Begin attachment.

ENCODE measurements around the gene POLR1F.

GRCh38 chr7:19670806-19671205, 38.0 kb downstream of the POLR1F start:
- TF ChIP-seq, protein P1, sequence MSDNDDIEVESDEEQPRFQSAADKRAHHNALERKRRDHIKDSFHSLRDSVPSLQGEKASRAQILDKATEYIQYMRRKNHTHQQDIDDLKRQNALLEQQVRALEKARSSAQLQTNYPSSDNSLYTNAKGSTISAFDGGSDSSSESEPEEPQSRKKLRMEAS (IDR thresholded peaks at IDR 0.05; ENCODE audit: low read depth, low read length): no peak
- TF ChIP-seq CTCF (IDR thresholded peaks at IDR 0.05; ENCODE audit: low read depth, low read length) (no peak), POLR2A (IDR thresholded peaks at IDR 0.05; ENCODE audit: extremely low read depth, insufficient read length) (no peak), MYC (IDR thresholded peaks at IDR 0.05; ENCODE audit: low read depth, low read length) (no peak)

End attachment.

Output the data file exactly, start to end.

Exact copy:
ENCODE measurements around the gene POLR1F.

GRCh38 chr7:19670806-19671205, 38.0 kb downstream of the POLR1F start:
- TF ChIP-seq, protein P1, sequence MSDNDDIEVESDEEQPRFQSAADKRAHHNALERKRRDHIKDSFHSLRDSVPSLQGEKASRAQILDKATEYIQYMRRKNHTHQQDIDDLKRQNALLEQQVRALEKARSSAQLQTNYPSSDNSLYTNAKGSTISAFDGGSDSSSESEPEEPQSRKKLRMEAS (IDR thresholded peaks at IDR 0.05; ENCODE audit: low read depth, low read length): no peak
- TF ChIP-seq CTCF (IDR thresholded peaks at IDR 0.05; ENCODE audit: low read depth, low read length) (no peak), POLR2A (IDR thresholded peaks at IDR 0.05; ENCODE audit: extremely low read depth, insufficient read length) (no peak), MYC (IDR thresholded peaks at IDR 0.05; ENCODE audit: low read depth, low read length) (no peak)